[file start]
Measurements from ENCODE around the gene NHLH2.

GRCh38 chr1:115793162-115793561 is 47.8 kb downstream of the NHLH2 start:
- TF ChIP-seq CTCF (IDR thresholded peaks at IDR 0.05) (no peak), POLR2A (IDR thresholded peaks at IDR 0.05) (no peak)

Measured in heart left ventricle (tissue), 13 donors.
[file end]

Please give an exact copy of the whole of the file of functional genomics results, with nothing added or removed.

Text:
Measurements from ENCODE around the gene NHLH2.

GRCh38 chr1:115793162-115793561 is 47.8 kb downstream of the NHLH2 start:
- TF ChIP-seq CTCF (IDR thresholded peaks at IDR 0.05) (no peak), POLR2A (IDR thresholded peaks at IDR 0.05) (no peak)

Measured in heart left ventricle (tissue), 13 donors.